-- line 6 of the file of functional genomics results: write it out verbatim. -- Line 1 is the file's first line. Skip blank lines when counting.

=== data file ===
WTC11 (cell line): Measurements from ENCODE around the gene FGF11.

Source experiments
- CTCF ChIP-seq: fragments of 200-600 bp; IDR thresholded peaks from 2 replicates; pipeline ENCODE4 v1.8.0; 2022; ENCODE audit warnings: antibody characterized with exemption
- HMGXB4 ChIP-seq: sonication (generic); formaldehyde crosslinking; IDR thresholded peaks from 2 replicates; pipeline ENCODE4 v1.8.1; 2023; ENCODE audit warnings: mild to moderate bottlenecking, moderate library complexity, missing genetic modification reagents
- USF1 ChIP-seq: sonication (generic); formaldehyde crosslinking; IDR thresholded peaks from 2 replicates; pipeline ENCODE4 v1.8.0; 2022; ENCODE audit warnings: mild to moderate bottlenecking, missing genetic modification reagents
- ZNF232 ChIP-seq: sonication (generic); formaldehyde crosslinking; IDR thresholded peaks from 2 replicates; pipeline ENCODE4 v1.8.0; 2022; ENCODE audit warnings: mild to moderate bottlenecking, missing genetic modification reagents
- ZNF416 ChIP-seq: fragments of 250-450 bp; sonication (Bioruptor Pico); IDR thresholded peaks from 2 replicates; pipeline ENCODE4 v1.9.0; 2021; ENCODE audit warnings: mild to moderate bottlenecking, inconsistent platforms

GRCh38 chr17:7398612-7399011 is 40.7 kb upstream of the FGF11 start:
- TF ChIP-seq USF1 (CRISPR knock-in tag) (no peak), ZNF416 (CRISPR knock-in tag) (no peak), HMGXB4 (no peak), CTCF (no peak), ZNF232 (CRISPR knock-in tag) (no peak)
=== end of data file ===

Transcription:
- ZNF232 ChIP-seq: sonication (generic); formaldehyde crosslinking; IDR thresholded peaks from 2 replicates; pipeline ENCODE4 v1.8.0; 2022; ENCODE audit warnings: mild to moderate bottlenecking, missing genetic modification reagents